KOLKATA: Stressing that Durga puja celebrations should not be politicised, West Bengal Chief Minister Mamata Banerjee on Friday asked people to be on their guard against those trying to use the occasion to spread misinformation.
In a retort, Union minister Babul Supriyo said Banerjee "should have kept politics out of the festival".
The TMC supremo, after inaugurating a south Kolkata puja, asserted that any attempt to fuel trouble during the five-day festival should be thwarted.
"This is Bengal's biggest festival. Every household, every locality take part in the celebrations. Some may, however, try to use the occasion to spread rumours and misinformation. Please be on guard against them," she said, without naming any political party or individual. "Any attempt to politicise Durga puja, foment trouble should be thwarted," she added.
The chief minister's advice comes amid reports that senior saffron party leaders from Delhi, including party president Amit Shah, may visit the state to inaugurate big- ticket Durga pujas.
BJP working president J P Nadda, who is in the city, is expected to attend a party-organised programme on Saturday on the occasion of Mahalaya -- which marks the arrival of Goddess Durga.
Shah, during his visit on October 1, is also expected to address a seminar on National Register of Citizens.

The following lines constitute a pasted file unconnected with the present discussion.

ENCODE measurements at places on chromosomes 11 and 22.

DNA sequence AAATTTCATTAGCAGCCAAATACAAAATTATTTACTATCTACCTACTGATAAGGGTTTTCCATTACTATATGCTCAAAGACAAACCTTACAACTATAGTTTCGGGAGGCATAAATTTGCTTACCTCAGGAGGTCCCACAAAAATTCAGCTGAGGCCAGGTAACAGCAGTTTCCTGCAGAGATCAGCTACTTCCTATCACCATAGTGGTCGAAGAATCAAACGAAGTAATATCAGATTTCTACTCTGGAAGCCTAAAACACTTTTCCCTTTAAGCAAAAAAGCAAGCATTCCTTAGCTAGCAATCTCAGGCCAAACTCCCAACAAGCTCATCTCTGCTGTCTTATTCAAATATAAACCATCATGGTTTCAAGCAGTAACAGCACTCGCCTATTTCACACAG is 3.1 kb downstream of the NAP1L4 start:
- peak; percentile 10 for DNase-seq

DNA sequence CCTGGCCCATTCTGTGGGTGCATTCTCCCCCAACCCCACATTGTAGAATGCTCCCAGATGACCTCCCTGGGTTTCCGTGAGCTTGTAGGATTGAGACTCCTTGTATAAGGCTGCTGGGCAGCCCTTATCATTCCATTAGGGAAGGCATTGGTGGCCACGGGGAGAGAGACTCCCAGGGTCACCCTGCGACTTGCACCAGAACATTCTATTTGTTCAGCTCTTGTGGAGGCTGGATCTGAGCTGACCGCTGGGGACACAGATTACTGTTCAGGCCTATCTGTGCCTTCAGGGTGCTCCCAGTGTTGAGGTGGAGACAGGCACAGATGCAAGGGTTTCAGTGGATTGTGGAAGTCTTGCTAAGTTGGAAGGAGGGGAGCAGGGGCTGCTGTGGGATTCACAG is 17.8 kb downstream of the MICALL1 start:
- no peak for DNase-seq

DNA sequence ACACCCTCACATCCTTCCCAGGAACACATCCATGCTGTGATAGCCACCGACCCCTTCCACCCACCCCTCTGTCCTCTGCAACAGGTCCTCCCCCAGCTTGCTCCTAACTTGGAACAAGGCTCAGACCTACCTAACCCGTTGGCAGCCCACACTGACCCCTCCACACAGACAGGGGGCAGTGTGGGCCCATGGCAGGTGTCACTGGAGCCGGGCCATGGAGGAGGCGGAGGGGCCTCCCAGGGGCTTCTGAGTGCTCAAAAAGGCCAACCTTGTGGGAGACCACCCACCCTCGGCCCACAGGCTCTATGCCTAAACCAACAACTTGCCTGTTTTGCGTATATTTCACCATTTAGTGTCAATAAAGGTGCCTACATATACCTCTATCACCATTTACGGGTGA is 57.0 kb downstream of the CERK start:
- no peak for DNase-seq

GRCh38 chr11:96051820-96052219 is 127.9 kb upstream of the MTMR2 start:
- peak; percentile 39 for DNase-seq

The party's women wing has announced several programmes on the occasion of Mahalaya.
Lambasting Banerjee for inaugurating a community puja before Mahalaya, Union minister Babul Supriyo said "it harmed the sanctity of the festival".
"I fail to understand why the CM should talk about politics at a Durga Puja inauguration. Can't she rise above her political identity?" Supriyo told reporters here.
The BJP MP also accused Banerjee of chanting wrong Sanskrit hymns during her speech. "She made mistakes while chanting the Sanskrit hymns, but that is okay I, too, made a wrong statement on Iswarchandra Vidyasagar.
Mistakes happen," he said, referring to his recent tweet, in which he wrongfully credited the polymath with ending the practice of 'Sati'.
Sati practice was abolished in 1829 by efforts of another social reformer, Raja Ram Mohan Roy.